Interactive fashion …
Francesca Rosella (bio), Co-Founder and Chief Creative Director of CuteCircuit (a global leader in interactive fashion integrating new beauty and functionality through the use of smart textiles and micro-electronics), joins Pavan Bahl, Rob Sanchez and guest host Nataliya Makulova from QLabs, Quotidian Ventures’ collaborative workspace in New York City.
Second chances, explicit communication, and sourcing from rocket boosters
The hosts talk with Rosella about how the interview is a second-chance discussion, CuteCircuit being London based, her partner Ryan Genz and CuteCircuit’s 2004 genesis, garments that can communicate over distance while looking amazing and being soft to touch, and fabrics that change colors. The idea behind the brand at the start inventing something that didn’t exist, moving to explicit communications, a second skin empowered with digital aspects that extends the power of communication, the creative value and inspiration of traveling and international experiences, and sourcing in Italy. RoHS compliance, laser cutting machines, and why the innovative brand waited for a 3D printer. Sourcing from rocket boosters, the patent portfolio, and new methods for creating garments with electronics that can be washed.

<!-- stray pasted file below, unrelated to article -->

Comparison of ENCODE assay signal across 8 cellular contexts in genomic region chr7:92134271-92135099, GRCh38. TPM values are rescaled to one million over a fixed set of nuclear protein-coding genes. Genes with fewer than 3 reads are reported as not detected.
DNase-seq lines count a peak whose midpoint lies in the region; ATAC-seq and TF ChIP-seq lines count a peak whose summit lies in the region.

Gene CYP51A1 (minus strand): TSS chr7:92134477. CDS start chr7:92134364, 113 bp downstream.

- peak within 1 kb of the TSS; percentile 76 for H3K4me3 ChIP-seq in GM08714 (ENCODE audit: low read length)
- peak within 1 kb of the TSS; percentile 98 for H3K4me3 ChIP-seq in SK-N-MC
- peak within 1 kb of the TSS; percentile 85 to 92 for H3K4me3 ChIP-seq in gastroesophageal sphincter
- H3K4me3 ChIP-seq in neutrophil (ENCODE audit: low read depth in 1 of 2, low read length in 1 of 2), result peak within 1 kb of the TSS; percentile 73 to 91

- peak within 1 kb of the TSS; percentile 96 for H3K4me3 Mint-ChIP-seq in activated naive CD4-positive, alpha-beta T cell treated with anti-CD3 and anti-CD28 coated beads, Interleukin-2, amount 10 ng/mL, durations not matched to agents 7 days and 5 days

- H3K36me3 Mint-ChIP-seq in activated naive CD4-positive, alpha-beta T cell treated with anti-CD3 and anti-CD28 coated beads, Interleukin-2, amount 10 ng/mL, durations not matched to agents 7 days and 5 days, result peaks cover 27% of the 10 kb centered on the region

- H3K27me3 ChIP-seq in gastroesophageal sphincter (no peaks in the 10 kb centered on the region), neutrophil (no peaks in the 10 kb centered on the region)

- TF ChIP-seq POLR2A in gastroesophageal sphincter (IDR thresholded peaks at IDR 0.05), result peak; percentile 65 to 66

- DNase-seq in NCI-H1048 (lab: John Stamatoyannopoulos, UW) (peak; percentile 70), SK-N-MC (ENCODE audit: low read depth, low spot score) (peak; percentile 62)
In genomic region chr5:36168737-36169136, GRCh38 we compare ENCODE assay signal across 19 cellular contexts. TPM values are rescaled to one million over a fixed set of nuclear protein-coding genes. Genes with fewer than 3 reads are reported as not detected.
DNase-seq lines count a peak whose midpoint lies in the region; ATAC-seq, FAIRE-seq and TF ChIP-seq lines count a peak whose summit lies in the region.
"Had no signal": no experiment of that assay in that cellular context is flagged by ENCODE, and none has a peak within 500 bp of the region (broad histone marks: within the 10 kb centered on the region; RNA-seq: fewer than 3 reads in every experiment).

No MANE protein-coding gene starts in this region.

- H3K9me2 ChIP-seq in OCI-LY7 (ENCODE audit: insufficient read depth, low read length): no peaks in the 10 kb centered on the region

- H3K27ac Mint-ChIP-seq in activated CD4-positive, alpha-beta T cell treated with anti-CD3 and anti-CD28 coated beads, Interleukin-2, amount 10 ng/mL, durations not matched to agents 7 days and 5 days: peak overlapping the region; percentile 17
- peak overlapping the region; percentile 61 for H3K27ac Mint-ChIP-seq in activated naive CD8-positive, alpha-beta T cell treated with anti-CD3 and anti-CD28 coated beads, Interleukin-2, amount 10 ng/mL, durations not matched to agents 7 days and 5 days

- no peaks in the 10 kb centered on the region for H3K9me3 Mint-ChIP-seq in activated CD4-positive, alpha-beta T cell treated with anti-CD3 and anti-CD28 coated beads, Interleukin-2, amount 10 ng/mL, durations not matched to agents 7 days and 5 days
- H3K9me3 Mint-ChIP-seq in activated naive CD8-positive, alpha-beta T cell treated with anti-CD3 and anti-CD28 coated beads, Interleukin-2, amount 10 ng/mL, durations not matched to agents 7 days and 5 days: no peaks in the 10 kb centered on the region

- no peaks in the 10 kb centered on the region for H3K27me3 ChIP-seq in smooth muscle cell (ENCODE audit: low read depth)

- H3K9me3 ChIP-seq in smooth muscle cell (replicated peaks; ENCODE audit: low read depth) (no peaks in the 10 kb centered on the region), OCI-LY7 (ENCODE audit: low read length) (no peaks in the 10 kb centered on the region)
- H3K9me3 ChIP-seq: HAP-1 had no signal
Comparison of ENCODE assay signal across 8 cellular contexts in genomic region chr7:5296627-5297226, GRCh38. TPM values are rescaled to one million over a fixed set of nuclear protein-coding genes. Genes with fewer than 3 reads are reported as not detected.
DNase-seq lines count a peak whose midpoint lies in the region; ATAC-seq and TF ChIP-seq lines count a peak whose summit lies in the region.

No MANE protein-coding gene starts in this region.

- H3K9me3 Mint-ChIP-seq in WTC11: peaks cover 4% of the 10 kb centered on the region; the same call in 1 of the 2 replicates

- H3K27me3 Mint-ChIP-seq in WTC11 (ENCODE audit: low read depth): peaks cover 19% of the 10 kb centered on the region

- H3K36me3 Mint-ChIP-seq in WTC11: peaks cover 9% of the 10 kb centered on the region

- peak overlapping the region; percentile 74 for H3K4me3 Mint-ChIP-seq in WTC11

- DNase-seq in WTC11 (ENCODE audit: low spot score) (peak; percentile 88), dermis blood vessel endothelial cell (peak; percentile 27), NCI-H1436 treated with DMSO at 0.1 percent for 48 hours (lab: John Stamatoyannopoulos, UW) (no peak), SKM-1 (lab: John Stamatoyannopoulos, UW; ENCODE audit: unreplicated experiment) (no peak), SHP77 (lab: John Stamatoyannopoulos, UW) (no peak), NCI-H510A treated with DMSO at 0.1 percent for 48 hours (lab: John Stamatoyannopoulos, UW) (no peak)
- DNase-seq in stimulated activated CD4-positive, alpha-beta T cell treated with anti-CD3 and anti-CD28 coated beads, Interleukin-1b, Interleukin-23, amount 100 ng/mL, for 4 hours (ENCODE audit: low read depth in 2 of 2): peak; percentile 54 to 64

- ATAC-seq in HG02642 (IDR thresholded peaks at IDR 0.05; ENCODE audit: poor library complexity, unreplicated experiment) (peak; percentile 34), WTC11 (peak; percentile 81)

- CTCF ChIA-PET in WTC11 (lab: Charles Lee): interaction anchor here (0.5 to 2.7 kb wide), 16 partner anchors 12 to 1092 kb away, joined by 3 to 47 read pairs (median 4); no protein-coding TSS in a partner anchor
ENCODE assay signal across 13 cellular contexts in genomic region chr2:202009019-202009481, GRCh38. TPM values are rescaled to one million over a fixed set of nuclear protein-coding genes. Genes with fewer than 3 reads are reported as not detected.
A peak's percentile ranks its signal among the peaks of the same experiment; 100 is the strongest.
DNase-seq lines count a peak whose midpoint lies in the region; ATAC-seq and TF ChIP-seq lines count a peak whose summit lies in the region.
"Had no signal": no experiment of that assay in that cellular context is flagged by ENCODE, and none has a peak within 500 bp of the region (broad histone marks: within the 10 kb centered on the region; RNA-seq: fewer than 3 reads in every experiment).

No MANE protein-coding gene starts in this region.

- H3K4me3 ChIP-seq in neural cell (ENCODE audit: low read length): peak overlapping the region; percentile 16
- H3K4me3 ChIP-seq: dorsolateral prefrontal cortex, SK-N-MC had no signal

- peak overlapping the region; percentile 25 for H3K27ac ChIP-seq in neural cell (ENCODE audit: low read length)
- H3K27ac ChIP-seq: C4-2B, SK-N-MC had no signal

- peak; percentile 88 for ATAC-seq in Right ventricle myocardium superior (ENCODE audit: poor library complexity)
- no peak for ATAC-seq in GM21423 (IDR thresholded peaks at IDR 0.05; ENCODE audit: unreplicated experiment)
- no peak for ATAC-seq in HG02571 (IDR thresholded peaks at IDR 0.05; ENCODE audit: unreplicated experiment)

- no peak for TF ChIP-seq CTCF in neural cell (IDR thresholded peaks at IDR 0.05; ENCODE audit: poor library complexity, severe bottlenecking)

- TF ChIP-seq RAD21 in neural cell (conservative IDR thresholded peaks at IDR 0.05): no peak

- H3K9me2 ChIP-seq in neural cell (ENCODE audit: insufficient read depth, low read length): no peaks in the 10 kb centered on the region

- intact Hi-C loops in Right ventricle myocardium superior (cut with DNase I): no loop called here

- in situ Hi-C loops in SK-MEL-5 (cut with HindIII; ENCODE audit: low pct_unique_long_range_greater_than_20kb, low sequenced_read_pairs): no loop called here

A jacket that lights up, the Sound Shirt, and changes in manufacturing
How Rosella’s top and jacket light up with programming on an app with any pattern, including a UV Index sensor and barometric sensor, designing interactive fashion for airline flight attendants and ground crew to increase safety and efficiency, special projects in music and celebrities, a Sound Shirt for the deaf that feels music on the body, the most futuristic thing you can put on your body, how manufacturing processes have changed, the future of microelectronics placed directly into fibers, electronic inks, thermochromic and conductive inks, and stretchable sensors.
The sci-fi dream, feeling your own fashion, and Barbie’s wedding gown
The big sci-fi dream connecting people to understand each other, the fine details of interaction, and empowering the wearer and feeling your own fashion. Off the Grid reveals a shocking wedding gown for Barbie, a coffee slushie, and unexpected responses.